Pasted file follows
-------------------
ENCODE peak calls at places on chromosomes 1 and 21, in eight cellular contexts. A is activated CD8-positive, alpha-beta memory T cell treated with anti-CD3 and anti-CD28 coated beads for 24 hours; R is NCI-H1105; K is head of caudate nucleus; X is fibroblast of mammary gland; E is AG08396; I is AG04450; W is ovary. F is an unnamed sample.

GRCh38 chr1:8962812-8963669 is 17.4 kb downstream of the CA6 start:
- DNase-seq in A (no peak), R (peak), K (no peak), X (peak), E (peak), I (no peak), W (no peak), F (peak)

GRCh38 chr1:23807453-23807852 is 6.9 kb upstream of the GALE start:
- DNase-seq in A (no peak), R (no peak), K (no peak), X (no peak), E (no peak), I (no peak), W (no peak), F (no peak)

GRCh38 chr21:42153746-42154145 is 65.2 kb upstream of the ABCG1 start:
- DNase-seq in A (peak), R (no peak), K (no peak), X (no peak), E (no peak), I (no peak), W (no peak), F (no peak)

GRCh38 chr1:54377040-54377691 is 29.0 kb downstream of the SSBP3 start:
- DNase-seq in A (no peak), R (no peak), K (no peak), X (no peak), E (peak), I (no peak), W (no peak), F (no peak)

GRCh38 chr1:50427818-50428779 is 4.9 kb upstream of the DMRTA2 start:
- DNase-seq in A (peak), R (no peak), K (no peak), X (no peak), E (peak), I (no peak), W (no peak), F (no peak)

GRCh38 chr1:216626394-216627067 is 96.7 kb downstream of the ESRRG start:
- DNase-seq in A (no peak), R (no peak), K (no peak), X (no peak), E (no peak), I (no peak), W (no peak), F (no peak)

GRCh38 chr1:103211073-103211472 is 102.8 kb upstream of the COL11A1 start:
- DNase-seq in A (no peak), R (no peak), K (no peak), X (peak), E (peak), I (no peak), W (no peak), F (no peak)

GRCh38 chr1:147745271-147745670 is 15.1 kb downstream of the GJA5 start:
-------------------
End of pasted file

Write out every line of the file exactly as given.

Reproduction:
ENCODE peak calls at places on chromosomes 1 and 21, in eight cellular contexts. A is activated CD8-positive, alpha-beta memory T cell treated with anti-CD3 and anti-CD28 coated beads for 24 hours; R is NCI-H1105; K is head of caudate nucleus; X is fibroblast of mammary gland; E is AG08396; I is AG04450; W is ovary. F is an unnamed sample.

GRCh38 chr1:8962812-8963669 is 17.4 kb downstream of the CA6 start:
- DNase-seq in A (no peak), R (peak), K (no peak), X (peak), E (peak), I (no peak), W (no peak), F (peak)

GRCh38 chr1:23807453-23807852 is 6.9 kb upstream of the GALE start:
- DNase-seq in A (no peak), R (no peak), K (no peak), X (no peak), E (no peak), I (no peak), W (no peak), F (no peak)

GRCh38 chr21:42153746-42154145 is 65.2 kb upstream of the ABCG1 start:
- DNase-seq in A (peak), R (no peak), K (no peak), X (no peak), E (no peak), I (no peak), W (no peak), F (no peak)

GRCh38 chr1:54377040-54377691 is 29.0 kb downstream of the SSBP3 start:
- DNase-seq in A (no peak), R (no peak), K (no peak), X (no peak), E (peak), I (no peak), W (no peak), F (no peak)

GRCh38 chr1:50427818-50428779 is 4.9 kb upstream of the DMRTA2 start:
- DNase-seq in A (peak), R (no peak), K (no peak), X (no peak), E (peak), I (no peak), W (no peak), F (no peak)

GRCh38 chr1:216626394-216627067 is 96.7 kb downstream of the ESRRG start:
- DNase-seq in A (no peak), R (no peak), K (no peak), X (no peak), E (no peak), I (no peak), W (no peak), F (no peak)

GRCh38 chr1:103211073-103211472 is 102.8 kb upstream of the COL11A1 start:
- DNase-seq in A (no peak), R (no peak), K (no peak), X (peak), E (peak), I (no peak), W (no peak), F (no peak)

GRCh38 chr1:147745271-147745670 is 15.1 kb downstream of the GJA5 start: